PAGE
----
If Elizabeth Uyehara were alive, she would be pleased. Everything was working out as she had hoped. The terrible banality of her illness had ended, and she was about to make her final journey.
Two hours before she died, David Jones' pager went off. He canceled his lunch and made a few phone calls to sort out the details with the hospital and the family. He went to his lab and picked up the paperwork and, before heading over the Sepulveda Pass, stopped at a 7-Eleven for some ice that he tossed into a cooler.
He parked in the back of the mortuary in Northridge and let himself into the prep room. Her body lay on the porcelain table. He walked over to the cabinet where he kept his instruments, pulled on two pairs of size-81/2 surgical gloves and zipped open the white bag.
He still remembers seeing her there. She was 75 years old, 5 feet 5, a little less than 111 pounds, brown hair, brown eyes. He read her toe tag and wrist bracelet and double-checked her name and date of birth.
Schooled in mortuary science, Jones had been performing autopsies and harvesting organs for 30 years; by his count more than 11,000 bodies. Whether by habit or instinct — he wasn't sure — he always paused at this moment.
Here was someone's loved one, he thought; you were brought to me for a reason: that someday we might help someone else.
Uyehara would have returned the sentiment.
She had always been sensitive about her health. Nothing was too extreme to worry about, so four years ago, when she found herself slurring her words and her vision suddenly blurry, she made an appointment with a neurologist.
It could be a number of things, he suggested: cancer, stroke, progressive bulbar palsy, neuromuscular dystrophy, even Lou Gehrig's disease. She listened, dumbstruck. He's measuring me for a coffin, she thought, and she went looking for a second, then a third opinion.
She was tested and re-diagnosed. She was told she had Stephen Hawking's disease. She was told she had Dudley Moore's disease. One doctor admitted he didn't know what she had. At least he was honest, she thought.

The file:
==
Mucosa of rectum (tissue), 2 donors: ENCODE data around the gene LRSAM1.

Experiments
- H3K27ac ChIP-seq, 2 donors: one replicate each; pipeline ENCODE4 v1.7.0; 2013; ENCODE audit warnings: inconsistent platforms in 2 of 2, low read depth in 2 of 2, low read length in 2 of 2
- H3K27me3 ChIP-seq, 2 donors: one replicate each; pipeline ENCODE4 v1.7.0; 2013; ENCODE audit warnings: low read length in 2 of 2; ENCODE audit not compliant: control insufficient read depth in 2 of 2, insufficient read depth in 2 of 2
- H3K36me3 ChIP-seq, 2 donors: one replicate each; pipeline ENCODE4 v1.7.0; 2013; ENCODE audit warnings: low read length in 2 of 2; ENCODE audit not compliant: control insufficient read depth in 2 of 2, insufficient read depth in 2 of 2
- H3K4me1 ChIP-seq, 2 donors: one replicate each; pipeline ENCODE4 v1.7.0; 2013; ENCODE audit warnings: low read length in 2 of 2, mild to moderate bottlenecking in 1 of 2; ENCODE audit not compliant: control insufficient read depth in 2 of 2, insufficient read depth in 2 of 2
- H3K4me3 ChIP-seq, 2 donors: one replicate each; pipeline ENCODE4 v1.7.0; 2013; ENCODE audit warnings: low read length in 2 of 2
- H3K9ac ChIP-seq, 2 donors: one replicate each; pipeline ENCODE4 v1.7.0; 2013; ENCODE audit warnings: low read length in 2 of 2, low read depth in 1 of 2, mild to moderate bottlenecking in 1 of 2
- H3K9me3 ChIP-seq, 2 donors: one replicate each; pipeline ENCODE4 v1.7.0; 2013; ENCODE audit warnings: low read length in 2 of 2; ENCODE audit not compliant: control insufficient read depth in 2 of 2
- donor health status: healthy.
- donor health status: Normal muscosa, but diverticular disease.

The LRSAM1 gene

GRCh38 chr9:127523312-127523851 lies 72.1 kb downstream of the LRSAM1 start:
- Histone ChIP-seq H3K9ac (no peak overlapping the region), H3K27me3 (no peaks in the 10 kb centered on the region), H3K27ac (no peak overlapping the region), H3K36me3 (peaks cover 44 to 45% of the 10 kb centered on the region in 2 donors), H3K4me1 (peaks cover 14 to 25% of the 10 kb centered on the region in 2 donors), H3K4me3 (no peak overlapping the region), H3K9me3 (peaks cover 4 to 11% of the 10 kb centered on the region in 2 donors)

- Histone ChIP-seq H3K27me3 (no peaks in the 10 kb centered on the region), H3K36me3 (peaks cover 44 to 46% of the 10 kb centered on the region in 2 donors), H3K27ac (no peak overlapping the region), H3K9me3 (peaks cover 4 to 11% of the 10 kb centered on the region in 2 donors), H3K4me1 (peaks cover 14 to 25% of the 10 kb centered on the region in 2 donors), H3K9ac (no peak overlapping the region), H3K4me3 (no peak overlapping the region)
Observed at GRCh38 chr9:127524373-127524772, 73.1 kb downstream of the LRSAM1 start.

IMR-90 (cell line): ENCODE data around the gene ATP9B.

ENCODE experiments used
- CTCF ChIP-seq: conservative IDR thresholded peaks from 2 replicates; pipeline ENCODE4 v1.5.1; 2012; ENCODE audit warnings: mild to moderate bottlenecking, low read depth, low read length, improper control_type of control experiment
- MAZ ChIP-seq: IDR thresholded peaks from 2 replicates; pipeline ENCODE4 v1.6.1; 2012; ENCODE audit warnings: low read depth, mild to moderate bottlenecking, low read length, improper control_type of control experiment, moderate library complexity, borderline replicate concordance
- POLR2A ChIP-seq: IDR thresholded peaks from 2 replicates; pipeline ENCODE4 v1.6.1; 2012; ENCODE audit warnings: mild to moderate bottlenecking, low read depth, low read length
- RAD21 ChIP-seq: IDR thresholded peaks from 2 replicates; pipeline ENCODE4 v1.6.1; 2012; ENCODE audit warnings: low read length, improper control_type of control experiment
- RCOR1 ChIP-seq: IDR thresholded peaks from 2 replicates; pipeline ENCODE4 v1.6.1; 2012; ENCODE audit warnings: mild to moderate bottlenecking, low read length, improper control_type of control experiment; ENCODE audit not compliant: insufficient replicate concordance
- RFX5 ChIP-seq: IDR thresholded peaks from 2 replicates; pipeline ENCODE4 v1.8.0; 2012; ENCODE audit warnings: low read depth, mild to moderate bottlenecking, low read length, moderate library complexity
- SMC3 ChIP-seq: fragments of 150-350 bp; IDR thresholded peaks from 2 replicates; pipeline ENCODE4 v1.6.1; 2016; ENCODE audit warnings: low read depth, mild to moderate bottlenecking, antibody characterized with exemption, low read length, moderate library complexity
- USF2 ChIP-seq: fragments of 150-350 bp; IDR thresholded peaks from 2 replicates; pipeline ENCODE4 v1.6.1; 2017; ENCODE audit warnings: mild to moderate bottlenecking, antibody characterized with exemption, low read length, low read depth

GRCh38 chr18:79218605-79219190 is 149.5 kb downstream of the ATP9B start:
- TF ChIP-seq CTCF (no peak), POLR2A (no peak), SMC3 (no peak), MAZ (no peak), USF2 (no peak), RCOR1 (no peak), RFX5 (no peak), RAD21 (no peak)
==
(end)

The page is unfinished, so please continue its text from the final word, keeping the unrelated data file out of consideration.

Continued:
Nearly a year and a half went by. Someone had mentioned myasthenia gravis. Its description — slurred speech, blurred vision, fatigue — matched her symptoms. She felt encouraged; typically it wasn't fatal. She made an appointment for another test.
This time a needle electrode was inserted an inch into her muscles, and as she tensed and relaxed, a machine recorded the activity. When it was over, the news wasn't good.
A relaxed muscle results in a reading close to zero and is almost silent; in her case, the reading was 3-plus and accompanied by a cacophonous and irregular sound, an indication that the nerves leading to the muscles were beginning to fail. When she flexed, the results were more dramatic.
She found herself in the company of yet another celebrity.
"Lou Gehrig's disease," she heard the neurologist say. Amyotrophic lateral sclerosis, ALS.
She started to cry. It would take a few weeks to find a comeback: "Does this mean I can finally hit a major league fastball?"
Beneath the fluorescent lights in the windowless room, Jones pulled on shoe covers, a gown and a face shield and laid out his instruments. He cued his CD player to the gospel strains of the Edwin Hawkins Singers and placed a small rubber block beneath her head. If he felt any emotions, he kept them in check.
With a Stryker saw, he cut a circle around her cranium and removed the cap. He used a syringe to extract the spinal fluid between the hemispheres, and afterward he cradled her head with one hand, reached around the brain and with a scalpel freed it from the stem. He lifted out both hemispheres and placed them in a plastic bag and put the bag on ice.
He opened her chest with a deep Y-shaped incision and sawed through her ribs. He withdrew about 60 milliliters of blood from the inferior vena cava and then removed her heart. He excised her liver, spleen, pancreas, lungs, kidneys, adrenal and thyroid glands, uterus, bladder and large and small bowels and cut samples from each.
The spine was now exposed, and he sawed through the vertebrae and freed the cord, a half-inch-diameter bundle of nerves, roughly 2 feet long, soft and white. He coiled it into a round plastic container.
By late afternoon, he began positioning the organs back inside her, and with nylon thread and a baseball stitch, he sewed her up. He didn't know whether she would be cremated or whether there would be a viewing, but that didn't matter. He always made sure his work was as inconspicuous as possible.
With water, soap and a soft towel, he washed her off and pulled the body bag around her.
She feared ALS but never considered it a possibility. It wasn't her style, so dramatic: no treatment, no remission, just muscles shutting down to the point of suffocation.